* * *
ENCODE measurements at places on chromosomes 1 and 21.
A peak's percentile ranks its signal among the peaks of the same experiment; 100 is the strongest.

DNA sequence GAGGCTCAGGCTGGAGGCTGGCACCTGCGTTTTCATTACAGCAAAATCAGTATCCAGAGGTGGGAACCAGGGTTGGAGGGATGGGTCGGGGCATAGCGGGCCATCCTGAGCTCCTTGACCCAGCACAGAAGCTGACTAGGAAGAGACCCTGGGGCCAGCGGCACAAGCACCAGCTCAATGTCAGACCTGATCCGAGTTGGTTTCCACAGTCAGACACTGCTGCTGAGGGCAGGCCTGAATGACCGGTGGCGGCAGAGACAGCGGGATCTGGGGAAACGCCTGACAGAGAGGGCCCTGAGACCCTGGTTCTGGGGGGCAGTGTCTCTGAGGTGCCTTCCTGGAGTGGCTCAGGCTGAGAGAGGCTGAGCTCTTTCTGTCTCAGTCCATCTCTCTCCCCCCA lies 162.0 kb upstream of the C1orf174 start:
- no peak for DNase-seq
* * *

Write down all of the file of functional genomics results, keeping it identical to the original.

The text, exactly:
ENCODE measurements at places on chromosomes 1 and 21.
A peak's percentile ranks its signal among the peaks of the same experiment; 100 is the strongest.

DNA sequence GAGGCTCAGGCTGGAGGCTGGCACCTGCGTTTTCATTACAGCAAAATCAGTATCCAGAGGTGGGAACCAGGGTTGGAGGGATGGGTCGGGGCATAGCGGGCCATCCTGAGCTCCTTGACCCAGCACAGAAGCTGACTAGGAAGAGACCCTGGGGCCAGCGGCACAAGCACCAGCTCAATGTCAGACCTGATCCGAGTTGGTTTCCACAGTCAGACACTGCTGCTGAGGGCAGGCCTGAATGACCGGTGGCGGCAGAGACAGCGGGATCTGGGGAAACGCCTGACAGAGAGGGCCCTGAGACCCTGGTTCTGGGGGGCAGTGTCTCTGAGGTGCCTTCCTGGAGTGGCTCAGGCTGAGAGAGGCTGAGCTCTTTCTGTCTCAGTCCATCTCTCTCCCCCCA lies 162.0 kb upstream of the C1orf174 start:
- no peak for DNase-seq